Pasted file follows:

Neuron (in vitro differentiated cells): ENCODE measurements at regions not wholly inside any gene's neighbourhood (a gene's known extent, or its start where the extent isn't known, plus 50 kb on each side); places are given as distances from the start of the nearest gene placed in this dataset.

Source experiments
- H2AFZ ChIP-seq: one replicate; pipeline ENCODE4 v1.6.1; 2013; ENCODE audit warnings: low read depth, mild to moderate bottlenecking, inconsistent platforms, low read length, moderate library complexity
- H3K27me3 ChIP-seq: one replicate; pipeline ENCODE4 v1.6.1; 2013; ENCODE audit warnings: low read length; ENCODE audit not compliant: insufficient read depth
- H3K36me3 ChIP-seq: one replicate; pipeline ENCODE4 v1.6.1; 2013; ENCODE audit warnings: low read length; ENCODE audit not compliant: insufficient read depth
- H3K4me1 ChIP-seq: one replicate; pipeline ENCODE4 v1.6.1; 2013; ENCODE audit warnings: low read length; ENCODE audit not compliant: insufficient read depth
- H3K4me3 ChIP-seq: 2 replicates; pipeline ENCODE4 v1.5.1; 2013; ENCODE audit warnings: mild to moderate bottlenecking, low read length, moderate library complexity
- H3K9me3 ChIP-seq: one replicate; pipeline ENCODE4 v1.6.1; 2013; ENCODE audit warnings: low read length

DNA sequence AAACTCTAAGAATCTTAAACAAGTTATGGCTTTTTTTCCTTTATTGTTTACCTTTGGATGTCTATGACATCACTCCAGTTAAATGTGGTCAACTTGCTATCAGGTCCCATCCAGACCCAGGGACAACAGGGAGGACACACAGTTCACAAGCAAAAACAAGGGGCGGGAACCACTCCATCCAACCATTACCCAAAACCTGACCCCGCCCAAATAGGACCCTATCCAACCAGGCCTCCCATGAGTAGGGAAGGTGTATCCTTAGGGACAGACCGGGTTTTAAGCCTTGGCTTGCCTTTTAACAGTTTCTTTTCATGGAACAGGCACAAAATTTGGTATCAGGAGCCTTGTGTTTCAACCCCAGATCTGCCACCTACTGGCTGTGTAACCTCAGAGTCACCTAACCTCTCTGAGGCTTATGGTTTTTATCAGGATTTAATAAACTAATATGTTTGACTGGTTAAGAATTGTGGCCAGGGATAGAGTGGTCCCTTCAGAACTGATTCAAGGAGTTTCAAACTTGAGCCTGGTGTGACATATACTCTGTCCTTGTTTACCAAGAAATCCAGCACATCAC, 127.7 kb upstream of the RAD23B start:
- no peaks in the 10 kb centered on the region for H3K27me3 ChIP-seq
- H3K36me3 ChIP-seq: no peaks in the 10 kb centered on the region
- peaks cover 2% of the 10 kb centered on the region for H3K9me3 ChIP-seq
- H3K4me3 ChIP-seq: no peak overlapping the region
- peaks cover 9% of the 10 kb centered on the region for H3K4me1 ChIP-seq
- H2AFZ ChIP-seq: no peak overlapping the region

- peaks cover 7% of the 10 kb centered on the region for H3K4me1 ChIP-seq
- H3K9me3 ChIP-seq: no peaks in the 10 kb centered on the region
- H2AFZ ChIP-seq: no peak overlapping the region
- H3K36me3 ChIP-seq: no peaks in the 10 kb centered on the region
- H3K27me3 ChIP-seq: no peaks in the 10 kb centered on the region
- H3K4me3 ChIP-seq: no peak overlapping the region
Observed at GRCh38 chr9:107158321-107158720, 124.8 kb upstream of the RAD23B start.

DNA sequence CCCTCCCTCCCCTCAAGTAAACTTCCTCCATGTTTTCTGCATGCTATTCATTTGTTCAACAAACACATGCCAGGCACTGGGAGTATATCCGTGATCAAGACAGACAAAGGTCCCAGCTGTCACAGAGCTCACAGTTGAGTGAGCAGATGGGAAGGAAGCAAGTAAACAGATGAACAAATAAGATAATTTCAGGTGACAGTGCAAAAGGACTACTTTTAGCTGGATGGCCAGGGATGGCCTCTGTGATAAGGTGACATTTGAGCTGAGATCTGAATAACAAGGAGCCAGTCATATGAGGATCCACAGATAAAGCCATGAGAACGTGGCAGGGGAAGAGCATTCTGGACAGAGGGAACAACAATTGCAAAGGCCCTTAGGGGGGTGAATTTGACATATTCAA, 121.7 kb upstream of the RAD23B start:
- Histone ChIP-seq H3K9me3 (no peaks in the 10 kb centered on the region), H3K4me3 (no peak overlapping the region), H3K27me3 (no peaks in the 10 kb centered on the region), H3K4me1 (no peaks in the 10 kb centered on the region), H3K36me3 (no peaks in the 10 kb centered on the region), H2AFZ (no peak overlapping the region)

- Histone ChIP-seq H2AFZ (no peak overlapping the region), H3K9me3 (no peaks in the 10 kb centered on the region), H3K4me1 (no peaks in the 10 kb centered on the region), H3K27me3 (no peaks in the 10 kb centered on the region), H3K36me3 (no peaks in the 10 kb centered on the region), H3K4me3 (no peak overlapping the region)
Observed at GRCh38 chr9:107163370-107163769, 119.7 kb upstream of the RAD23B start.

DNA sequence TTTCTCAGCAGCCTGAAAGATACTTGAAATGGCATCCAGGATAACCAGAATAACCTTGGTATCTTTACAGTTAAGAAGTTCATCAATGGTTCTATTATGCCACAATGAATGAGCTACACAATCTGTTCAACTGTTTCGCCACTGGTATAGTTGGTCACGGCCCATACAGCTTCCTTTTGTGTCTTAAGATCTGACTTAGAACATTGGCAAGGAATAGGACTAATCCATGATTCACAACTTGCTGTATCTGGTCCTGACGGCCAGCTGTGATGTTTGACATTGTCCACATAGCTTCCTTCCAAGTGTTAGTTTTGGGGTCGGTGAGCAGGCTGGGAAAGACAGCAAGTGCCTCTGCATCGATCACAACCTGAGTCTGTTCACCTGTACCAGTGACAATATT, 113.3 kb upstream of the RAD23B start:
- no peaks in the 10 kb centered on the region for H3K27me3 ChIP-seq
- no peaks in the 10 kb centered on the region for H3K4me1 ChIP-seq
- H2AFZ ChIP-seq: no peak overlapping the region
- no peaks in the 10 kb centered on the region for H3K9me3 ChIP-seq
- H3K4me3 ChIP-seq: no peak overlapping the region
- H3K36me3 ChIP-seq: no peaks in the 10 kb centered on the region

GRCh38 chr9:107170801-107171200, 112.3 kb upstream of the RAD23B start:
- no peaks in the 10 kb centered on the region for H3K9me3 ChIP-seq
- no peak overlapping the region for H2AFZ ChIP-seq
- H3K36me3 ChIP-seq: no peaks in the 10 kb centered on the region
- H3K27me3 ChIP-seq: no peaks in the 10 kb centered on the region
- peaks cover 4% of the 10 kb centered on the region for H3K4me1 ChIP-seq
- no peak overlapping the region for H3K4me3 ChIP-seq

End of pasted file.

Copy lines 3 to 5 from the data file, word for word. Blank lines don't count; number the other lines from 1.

- H2AFZ ChIP-seq: one replicate; pipeline ENCODE4 v1.6.1; 2013; ENCODE audit warnings: low read depth, mild to moderate bottlenecking, inconsistent platforms, low read length, moderate library complexity
- H3K27me3 ChIP-seq: one replicate; pipeline ENCODE4 v1.6.1; 2013; ENCODE audit warnings: low read length; ENCODE audit not compliant: insufficient read depth
- H3K36me3 ChIP-seq: one replicate; pipeline ENCODE4 v1.6.1; 2013; ENCODE audit warnings: low read length; ENCODE audit not compliant: insufficient read depth